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Reducing Urban Poverty: A Policy Workshop

Recognizing a need to develop and strengthen urban-focused practitioner and policy-making ties with academia, and disseminate evidence-based development programming, the Woodrow Wilson Center’s Comparative Urban Studies Project, USAID’s Urban Programs Team, the International Housing Coalition, the World Bank, and Cities Alliance teamed up to co-sponsor the second annual academic paper competition for graduate students studying urban issues.

Date & Time

Nov. 1, 2011
9:00am – 11:00am

Location

6th Floor, Woodrow Wilson Center
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Reducing Urban Poverty: A Policy Workshop

In 2008 the global population reached a remarkable turning point; for the first time in history, more than half of the world’s people were living in cities. Moving forward into the 21st century, the world faces an unprecedented urban expansion with projections for the global urban population to reach nearly 5 billion by the year 2030. Virtually all of this growth will occur in the developing world where cities gain an average of 5 million residents every month, overwhelming ecosystems and placing tremendous pressure on the capacity of local governments to provide necessary infrastructure and services. Failure to incorporate urban priorities into the global development agenda carries serious implications for human security, global security, and environmental sustainability.

Recognizing a need to develop and strengthen urban-focused practitioner and policy-making ties with academia, and disseminate evidence-based development programming, the Woodrow Wilson Center’s Comparative Urban Studies Project, USAID’s Urban Programs Team, the International Housing Coalition, the World Bank, and Cities Alliance teamed up to co-sponsor the second annual academic paper competition for graduate students studying urban issues.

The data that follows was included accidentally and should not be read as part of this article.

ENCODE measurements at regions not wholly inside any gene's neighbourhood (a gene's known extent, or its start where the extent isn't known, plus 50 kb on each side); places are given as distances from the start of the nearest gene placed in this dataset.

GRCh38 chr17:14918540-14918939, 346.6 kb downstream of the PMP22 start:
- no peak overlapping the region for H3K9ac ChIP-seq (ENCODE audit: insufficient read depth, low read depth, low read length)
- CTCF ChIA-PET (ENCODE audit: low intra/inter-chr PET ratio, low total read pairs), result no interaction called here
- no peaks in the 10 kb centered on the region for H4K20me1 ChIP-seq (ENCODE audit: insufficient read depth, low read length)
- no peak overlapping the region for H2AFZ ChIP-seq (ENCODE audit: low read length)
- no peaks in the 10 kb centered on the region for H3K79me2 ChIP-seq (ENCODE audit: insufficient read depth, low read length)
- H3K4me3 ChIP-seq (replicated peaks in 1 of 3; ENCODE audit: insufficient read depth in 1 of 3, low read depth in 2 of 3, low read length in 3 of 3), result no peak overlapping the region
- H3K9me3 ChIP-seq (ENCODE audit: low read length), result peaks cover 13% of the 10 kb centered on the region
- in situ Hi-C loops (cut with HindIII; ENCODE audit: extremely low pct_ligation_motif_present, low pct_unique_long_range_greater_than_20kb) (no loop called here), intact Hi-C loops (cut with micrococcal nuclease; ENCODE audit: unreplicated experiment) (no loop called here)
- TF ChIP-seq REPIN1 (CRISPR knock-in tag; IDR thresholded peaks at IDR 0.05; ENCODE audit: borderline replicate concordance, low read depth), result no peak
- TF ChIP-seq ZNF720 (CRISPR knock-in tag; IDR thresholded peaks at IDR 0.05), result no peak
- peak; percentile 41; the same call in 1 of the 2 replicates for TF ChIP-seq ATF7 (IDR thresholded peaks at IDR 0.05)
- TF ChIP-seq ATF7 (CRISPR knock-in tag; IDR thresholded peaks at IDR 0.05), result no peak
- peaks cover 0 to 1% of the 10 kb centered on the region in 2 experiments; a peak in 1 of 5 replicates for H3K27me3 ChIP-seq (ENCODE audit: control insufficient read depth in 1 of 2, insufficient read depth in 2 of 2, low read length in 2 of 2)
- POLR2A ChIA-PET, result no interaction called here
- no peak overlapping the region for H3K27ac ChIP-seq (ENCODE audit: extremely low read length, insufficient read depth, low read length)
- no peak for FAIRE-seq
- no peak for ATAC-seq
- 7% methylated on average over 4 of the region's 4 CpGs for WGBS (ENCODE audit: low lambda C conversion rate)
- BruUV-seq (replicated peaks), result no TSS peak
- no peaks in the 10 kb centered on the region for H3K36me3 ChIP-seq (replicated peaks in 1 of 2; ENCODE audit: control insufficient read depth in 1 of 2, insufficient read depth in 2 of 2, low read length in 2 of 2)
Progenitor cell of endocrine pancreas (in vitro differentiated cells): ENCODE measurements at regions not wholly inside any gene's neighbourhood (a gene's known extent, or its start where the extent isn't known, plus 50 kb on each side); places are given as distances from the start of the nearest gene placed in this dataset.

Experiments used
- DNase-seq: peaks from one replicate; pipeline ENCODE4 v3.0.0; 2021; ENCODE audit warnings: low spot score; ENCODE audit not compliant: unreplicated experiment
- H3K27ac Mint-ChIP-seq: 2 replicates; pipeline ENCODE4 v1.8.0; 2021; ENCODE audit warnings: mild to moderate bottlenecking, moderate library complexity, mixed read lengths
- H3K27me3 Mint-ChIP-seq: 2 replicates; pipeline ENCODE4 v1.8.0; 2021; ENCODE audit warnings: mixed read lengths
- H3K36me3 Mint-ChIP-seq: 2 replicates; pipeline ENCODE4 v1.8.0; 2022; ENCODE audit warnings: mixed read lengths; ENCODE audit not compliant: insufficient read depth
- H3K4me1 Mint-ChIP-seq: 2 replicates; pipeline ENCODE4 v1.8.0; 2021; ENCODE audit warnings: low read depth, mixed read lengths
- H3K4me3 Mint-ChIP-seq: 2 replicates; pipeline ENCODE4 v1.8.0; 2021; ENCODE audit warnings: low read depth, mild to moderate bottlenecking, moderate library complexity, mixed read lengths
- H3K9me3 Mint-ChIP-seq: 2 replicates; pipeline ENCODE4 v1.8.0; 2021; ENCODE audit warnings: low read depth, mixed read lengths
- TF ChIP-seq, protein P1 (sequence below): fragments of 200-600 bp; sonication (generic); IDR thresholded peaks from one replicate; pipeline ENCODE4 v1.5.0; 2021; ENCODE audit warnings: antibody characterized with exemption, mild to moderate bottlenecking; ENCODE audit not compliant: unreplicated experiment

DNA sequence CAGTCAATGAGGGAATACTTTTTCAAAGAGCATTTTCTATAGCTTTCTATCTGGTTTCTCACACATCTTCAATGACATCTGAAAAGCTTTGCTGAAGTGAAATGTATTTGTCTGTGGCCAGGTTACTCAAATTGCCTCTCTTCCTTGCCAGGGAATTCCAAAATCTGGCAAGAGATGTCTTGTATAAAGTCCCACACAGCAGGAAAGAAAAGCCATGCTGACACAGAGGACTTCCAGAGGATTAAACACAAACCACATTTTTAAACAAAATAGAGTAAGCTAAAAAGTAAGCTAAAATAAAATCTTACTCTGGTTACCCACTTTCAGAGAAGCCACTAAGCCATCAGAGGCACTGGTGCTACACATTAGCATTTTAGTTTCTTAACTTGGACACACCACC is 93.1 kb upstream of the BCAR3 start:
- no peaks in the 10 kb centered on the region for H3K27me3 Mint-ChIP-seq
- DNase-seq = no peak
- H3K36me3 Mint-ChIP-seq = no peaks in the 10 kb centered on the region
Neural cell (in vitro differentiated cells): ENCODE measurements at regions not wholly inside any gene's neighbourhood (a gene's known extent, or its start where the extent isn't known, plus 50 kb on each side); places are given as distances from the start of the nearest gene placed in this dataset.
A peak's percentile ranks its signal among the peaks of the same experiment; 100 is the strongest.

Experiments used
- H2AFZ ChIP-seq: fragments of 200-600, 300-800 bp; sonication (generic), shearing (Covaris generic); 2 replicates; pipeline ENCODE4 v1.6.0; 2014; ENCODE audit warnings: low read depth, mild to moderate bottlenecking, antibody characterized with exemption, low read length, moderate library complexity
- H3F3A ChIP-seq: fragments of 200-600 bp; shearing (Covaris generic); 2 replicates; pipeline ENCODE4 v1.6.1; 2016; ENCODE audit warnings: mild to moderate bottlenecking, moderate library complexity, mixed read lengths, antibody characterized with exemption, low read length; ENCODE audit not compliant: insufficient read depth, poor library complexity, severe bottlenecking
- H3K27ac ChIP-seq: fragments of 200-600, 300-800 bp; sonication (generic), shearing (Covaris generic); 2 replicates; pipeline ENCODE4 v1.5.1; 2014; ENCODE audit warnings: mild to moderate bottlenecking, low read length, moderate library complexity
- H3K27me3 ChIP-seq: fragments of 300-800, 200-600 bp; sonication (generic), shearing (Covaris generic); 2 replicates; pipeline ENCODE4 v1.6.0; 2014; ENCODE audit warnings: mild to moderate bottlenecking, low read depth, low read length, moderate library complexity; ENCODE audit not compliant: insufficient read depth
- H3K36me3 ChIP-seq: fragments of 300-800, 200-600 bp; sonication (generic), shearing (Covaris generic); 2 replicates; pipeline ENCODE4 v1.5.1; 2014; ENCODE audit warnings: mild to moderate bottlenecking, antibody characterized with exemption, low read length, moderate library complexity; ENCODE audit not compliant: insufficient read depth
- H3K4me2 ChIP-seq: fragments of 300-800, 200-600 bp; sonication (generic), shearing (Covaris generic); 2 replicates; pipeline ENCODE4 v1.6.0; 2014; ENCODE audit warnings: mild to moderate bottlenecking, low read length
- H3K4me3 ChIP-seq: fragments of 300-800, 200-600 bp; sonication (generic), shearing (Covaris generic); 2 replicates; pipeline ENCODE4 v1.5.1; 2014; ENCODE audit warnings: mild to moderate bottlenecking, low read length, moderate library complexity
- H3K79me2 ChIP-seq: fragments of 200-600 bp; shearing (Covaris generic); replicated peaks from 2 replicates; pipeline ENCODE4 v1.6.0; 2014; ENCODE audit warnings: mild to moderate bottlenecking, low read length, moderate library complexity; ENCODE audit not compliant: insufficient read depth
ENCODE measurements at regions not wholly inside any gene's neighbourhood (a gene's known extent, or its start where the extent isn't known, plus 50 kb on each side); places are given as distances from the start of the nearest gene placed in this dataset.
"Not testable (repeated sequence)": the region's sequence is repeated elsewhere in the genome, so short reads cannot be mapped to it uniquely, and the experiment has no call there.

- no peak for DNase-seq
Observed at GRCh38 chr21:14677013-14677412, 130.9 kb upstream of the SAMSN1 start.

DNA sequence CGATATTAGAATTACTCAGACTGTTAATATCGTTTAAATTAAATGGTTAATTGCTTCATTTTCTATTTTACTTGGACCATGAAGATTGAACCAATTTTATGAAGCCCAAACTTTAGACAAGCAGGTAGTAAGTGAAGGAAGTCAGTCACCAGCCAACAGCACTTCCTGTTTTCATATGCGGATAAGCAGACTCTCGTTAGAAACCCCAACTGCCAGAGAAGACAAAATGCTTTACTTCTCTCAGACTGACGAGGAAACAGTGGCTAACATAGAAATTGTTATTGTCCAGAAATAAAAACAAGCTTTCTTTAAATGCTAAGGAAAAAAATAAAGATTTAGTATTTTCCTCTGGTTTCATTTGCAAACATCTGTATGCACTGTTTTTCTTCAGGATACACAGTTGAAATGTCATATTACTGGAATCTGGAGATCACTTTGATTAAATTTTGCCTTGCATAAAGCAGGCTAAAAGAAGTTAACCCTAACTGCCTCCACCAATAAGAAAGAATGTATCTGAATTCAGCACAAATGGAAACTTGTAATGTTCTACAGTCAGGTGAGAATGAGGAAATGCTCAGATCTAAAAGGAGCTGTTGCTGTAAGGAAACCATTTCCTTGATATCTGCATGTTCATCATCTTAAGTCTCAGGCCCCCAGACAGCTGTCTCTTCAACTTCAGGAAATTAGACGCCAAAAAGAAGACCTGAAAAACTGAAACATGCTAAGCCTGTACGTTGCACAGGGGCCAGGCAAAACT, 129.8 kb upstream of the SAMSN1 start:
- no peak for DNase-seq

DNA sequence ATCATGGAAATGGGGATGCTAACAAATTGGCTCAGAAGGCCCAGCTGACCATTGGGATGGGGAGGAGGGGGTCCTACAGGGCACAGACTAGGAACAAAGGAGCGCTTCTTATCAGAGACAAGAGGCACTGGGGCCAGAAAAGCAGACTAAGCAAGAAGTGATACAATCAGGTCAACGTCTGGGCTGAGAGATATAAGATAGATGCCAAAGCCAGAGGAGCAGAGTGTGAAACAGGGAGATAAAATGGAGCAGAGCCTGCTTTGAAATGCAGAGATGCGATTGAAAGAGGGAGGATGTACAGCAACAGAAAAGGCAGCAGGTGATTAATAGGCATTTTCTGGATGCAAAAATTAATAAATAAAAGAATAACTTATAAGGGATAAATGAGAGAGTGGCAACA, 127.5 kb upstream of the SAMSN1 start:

On November 1, three winners of the academic paper competition presented their papers at a Woodrow Wilson Center workshop on urban poverty. The paper topics reflected the complexity and multidisciplinary nature of urban issues. Fatima Wajahat, a PhD student at Florida State University, discussed her research on urban slum tenure, concluding that the perception of secure land and housing tenure is more important than having an actual title or deed itself. Lesli Hoey, who is doing her PhD at Cornell University, shared her field research from Bolivia and underscored the importance of recognizing the specific health needs of urban populations. Finally, Daniel Warshawsky, a PhD student at the University of Southern California, presented on his findings related to food policy in South Africa, noting the “silent tsunami” of urban food insecurity.  


Hosted By

Urban Sustainability Laboratory

Since 1991, the Urban Sustainability Laboratory has advanced solutions to urban challenges—such as poverty, exclusion, insecurity, and environmental degradation—by promoting evidence-based research to support sustainable, equitable and peaceful cities.  Read more

Asia Program

The Asia Program promotes policy debate and intellectual discussions on U.S. interests in the Asia-Pacific as well as political, economic, security, and social issues relating to the world’s most populous and economically dynamic region.   Read more

Africa Program

The Africa Program works to address the most critical issues facing Africa and U.S.-Africa relations, build mutually beneficial U.S.–Africa relations, and enhance knowledge and understanding about Africa in the United States. The Program achieves its mission through in-depth research and analyses, including our blog Africa Up Close, public discussion, working groups, and briefings that bring together policymakers, practitioners, and subject matter experts to analyze and offer practical options for tackling key challenges in Africa and in U.S.-Africa relations.    Read more

Environmental Change and Security Program

The Environmental Change and Security Program (ECSP) explores the connections between environmental, health, and population dynamics and their links to conflict, human insecurity, and foreign policy.  Read more

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